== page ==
O' Little Town of Bethlehem: A Lesson on Peace Learned From A Palestinian Christ Follower

We wound our way up the stone staircase to meet with a peacemaker.  Sounds of traffic and shouts of hawkers hummed from the main road below.  So many deals on trinkets to be had for tourists.

Welcome to modern day Bethlehem - an ancient town that we sing songs about this time of year.  Bethlehem is located 5 miles south of Jerusalem in what is now called the “Occupied Palestinian Territories,” or the “West Bank” (due to its location on the West Bank of the Jordan River).

Worldwide Christians flock to this town to celebrate the birth of Jesus, and on this particular day, we were meeting with a Palestinian follower of this same Jesus – a follower in every sense of the word.  His name is Sami Awad and he is the Executive Director of an organization called Holy Land Trust.

Sami grew up in the Occupied Palestinian Territory under direct control of the Israeli Defense Forces where basic freedoms didn’t exist.  Even speaking about peace, resistance, or the existence of a Palestinian culture was illegal in that day.  A central question in his family was how to respond to such an occupation?  His grandmother held dearly to the teachings of Jesus, and understood that to live according to this way was to never seek revenge.  In fact, Sami’s uncle was a known Palestinian activist who promoted non-violent resistance to the occupation, and so Sami grew up with these models of how to live under occupation in the Town of David.  Sami was filled with disparate emotions of hatred toward occupation and a family who valued non-violence.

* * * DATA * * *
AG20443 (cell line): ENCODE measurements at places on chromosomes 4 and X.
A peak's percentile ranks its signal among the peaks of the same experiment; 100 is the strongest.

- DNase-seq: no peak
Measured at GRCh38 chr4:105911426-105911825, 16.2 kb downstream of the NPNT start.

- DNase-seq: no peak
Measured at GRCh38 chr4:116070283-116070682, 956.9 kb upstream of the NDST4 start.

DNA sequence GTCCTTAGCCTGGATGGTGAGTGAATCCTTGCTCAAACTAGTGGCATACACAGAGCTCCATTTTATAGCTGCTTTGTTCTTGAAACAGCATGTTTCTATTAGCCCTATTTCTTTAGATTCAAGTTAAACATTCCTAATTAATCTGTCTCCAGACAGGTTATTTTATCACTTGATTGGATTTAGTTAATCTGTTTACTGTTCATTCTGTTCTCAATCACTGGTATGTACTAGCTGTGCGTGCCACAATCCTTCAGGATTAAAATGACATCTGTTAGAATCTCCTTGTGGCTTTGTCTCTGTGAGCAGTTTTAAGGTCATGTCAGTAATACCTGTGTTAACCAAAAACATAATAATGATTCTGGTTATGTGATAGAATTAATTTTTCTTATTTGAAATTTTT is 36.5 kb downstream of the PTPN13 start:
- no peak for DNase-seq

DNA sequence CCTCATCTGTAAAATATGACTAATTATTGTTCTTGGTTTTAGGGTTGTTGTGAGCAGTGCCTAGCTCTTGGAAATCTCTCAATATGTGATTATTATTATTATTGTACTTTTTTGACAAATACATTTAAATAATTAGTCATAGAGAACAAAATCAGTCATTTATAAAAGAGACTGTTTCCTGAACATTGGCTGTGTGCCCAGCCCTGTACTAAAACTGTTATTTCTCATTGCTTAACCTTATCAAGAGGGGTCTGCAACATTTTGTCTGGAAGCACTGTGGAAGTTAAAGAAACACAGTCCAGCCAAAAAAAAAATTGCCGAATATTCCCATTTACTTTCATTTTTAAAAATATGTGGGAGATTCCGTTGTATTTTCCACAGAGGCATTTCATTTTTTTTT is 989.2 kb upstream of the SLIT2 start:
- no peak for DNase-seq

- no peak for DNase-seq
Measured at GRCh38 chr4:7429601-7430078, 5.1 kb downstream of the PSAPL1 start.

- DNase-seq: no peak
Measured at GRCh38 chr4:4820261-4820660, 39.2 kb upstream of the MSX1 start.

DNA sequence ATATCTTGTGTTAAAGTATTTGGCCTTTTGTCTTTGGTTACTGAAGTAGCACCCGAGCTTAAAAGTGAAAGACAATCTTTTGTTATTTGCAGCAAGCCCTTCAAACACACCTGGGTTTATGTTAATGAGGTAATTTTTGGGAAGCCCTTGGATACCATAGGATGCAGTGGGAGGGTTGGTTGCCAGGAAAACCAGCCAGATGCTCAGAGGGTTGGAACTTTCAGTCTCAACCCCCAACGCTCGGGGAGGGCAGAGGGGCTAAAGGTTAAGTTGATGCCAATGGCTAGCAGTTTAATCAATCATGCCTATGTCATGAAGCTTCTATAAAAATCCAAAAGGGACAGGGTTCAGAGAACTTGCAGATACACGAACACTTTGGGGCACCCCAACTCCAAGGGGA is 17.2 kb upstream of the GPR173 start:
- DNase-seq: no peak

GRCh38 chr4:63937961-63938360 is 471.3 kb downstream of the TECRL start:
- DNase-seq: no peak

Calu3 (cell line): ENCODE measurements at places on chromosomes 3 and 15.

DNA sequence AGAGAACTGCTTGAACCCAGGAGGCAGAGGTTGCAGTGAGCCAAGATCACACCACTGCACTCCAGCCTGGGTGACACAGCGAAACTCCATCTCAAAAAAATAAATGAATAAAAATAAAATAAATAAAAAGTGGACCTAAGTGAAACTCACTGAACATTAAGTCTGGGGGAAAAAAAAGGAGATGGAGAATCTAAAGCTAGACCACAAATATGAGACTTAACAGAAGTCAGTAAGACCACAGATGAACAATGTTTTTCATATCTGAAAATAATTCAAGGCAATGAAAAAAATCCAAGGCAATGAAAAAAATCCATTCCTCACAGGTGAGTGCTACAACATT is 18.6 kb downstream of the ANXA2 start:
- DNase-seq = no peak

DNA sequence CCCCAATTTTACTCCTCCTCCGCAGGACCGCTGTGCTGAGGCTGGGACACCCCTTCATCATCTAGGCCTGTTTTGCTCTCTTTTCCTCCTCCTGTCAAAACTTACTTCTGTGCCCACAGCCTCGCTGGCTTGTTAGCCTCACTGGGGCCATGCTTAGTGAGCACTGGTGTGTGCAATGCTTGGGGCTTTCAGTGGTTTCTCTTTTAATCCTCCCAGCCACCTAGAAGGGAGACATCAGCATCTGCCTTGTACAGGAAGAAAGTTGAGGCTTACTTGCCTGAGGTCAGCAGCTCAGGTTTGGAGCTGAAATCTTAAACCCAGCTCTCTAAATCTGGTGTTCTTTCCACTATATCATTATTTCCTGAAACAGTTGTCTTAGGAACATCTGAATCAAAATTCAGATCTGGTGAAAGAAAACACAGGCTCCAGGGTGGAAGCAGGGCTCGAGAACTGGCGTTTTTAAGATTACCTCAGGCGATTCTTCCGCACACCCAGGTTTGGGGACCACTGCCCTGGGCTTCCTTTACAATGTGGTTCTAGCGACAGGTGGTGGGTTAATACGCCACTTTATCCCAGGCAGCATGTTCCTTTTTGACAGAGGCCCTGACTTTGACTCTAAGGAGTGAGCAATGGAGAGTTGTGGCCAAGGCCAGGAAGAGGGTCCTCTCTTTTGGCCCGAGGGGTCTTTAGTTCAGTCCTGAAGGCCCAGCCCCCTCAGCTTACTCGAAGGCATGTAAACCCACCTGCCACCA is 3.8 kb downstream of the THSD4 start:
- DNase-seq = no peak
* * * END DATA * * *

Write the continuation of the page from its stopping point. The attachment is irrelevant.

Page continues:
As time went on, Sami would regularly engage in non-violent direct action as a means of resisting the occupation, and time after time, Sami would return from such engagements bloodied and beat up, or exhausted after prolonged stays in prison.  He gained notoriety and attention from such endeavors, and in his words “It was all a big ego trip.”

Back in those days Sami would have said this is exactly what Jesus would do if he were walking the streets of modern day Bethlehem.  He would stand against his “oppressors” in this way.   But he said that God corrected this view during a trip to Germany in order to visit the Auschwitz death camp.  In Sami’s words: